Comparison of two costing systems, original activity-based costs, implementing change The Redwood City plant of Crimson Components Company makes two types of rotators for automobile engines: R361 and R572. The old cost accounting system at the plant traced support costs to four cost pools:

Cost Pool Support Costs Cost Driver
S1 $1,176,000 Direct Labor Cost
S2 $1,120,000 Machine Hours
P1 $480,000 –
P2 $780,000 –
Totals $3,556,000

Pool S1 included service activity costs related to setups, production scheduling, plant administration, janitorial services, materials handling, and shipping. Pool S2 included activity costs related to machine maintenance and repair, rent, insurance, power, and utilities. Pools P1 and P2 included supervisors’ wages, idle time, and indirect materials for the two production departments, casting and machining, respectively.

The old accounting system allocated support costs in pools S1 and S2 to the two production departments using direct labor cost and machine hours, respectively, as the cost drivers. Then the accumulated support costs in pools P1 and P2 were applied to the products on the basis of direct labor hours. A separate rate was determined for each of the two production departments. The direct labor wage rate is $15 per hour in casting and $18 per hour in machining.

Department R361 R572 Total Direct Labor Costs
Casting (P1) 60,000 20,000 80,000 $1,200,000
Machining (P2) 72,000 48,000 120,000 $2,160,000
Totals 132,000 68,000 200,000 $3,360,000

Department R361 R572 Total
Casting (P1) 30,000 10,000 40,000
Machining (P2) 72,000 48,000 120,000
Totals 102,000 58,000 160,000

Item R361 R572
Sales price per unit $19 $20
Sales and production units 500,000 400,000
Number of orders 1,000 1,000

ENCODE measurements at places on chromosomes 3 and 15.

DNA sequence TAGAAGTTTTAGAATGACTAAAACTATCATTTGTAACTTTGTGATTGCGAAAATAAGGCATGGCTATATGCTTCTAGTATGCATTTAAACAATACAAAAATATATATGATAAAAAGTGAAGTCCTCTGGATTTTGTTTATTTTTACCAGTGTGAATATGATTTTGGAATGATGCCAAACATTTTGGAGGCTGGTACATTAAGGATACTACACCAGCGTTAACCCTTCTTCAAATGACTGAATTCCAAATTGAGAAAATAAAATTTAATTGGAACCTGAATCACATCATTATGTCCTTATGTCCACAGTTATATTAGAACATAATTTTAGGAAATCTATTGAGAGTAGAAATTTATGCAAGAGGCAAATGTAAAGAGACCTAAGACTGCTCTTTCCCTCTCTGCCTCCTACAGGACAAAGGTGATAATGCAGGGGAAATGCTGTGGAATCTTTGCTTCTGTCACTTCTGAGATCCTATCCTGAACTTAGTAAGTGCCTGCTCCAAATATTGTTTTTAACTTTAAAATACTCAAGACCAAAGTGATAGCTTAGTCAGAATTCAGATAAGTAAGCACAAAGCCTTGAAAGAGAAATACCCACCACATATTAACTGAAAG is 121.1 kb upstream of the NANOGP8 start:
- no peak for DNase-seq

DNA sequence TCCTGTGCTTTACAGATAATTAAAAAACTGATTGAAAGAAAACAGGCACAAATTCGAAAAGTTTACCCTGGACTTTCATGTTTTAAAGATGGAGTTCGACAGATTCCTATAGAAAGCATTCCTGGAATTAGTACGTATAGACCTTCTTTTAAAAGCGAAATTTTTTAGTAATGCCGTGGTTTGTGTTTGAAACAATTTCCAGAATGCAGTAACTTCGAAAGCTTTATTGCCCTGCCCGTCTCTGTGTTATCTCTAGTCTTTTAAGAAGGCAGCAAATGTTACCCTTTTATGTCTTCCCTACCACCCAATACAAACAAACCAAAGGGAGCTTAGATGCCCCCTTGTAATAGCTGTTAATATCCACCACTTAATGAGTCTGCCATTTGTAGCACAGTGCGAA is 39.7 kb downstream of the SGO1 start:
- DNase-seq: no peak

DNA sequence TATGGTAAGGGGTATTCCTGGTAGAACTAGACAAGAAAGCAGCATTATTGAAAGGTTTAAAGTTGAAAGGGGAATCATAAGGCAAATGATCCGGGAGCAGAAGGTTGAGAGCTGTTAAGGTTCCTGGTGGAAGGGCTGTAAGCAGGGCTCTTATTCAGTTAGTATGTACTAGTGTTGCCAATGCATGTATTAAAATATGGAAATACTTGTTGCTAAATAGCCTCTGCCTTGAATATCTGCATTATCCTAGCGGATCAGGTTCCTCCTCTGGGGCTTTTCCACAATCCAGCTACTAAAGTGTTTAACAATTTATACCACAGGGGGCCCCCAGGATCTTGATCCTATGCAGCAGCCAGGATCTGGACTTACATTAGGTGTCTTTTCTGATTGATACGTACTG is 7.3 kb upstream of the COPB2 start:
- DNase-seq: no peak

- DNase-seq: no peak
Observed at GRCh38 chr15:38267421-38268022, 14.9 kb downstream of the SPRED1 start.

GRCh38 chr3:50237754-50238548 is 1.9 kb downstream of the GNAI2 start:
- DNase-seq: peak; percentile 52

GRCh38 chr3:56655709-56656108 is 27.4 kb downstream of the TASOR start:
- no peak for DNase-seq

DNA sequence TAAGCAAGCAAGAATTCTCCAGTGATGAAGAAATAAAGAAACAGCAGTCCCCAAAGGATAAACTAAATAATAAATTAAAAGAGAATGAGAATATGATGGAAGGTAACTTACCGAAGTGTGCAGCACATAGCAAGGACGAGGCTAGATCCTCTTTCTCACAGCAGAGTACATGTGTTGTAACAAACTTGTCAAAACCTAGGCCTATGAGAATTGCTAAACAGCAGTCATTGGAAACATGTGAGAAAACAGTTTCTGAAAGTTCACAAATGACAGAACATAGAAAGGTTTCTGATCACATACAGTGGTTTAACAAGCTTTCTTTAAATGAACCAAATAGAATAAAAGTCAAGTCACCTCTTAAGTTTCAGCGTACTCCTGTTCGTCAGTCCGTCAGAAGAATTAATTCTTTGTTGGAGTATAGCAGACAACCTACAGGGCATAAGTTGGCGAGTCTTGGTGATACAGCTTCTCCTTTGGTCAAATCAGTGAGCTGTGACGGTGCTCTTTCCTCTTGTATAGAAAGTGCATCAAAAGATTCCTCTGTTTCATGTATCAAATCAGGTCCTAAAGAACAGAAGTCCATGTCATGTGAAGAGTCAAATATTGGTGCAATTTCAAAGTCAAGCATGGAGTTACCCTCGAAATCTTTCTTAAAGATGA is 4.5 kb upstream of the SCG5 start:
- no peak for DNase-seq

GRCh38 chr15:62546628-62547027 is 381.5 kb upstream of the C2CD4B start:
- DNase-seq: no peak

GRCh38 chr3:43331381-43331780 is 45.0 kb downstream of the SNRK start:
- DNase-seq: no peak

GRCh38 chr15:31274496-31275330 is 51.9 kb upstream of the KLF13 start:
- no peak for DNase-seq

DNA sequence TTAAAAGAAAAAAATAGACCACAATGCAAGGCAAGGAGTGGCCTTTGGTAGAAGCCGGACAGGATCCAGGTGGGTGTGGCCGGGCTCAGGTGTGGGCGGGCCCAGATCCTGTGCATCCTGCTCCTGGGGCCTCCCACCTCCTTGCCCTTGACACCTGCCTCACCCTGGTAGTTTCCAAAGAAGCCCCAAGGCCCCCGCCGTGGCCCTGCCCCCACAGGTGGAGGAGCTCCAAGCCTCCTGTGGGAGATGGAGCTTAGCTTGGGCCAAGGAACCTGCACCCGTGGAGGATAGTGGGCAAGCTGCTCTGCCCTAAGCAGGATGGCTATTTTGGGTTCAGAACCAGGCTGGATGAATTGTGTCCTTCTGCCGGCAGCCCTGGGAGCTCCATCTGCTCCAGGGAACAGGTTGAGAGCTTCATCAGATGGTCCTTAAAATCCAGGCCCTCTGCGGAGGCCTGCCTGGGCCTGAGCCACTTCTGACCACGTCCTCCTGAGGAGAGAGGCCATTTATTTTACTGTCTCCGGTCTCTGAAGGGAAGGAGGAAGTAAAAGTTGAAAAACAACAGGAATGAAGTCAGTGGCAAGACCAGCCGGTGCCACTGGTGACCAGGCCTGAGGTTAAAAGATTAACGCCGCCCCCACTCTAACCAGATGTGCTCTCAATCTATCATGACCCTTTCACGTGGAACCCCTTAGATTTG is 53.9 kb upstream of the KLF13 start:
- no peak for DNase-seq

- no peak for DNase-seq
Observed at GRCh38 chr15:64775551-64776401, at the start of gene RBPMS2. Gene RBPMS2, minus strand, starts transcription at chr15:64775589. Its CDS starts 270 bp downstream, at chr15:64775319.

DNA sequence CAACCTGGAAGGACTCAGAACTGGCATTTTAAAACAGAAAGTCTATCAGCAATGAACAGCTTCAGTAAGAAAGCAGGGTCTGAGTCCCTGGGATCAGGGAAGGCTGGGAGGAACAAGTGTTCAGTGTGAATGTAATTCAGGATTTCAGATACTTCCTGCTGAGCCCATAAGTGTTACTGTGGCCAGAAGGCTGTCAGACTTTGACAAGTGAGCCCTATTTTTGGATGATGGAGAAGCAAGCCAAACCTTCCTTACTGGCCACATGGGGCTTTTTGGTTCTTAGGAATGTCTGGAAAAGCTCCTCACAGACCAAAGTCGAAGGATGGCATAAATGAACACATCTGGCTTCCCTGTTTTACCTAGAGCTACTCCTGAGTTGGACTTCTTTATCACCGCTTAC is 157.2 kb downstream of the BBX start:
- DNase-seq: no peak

Number of setups 2,000 4,000
Materials cost per unit $8 $10

Now the plant has implemented an activity-based costing system. The following table presents the amounts from the old cost pools that are traced to each of the new activity cost pools:

Activity cost drivers S1 S2 P1 P2 Total
P1-DLH $120,000 $0 $120,000 $0 $240,000
P2-DLH $240,000 $0 0 $120,000 $360,000
Setup hours $816,000 $80,000 $240,000 $540,000 $1,676,000
P1-MH 0 $260,000 $120,000 $0 $380,000
P2-MH 0 $780,000 0 $120,000 $900,000
Total $1,176,000 $1,120,000 $480,000 $780,000 $3,556,000

Setups for R572 are 50% more complex than those for R361; that is, each R572 setup takes 1.5 times as long as one R361 setup.


(a) Determine the product costs per unit using the old system. Show all intermediate steps for allocations, including departmental cost driver rates and a breakdown of product costs into each of their components.

(b) Determine the product costs per unit using the new system.

(c) Explain the intuitive reason that the product costs differ under the two accounting systems.

(d) What should Crimson Components do to improve the profitability of its Redwood City plant? Include marketing and product-related changes among your recommendations.

(e) Describe how experienced production and sales managers are likely to react to the new product costs.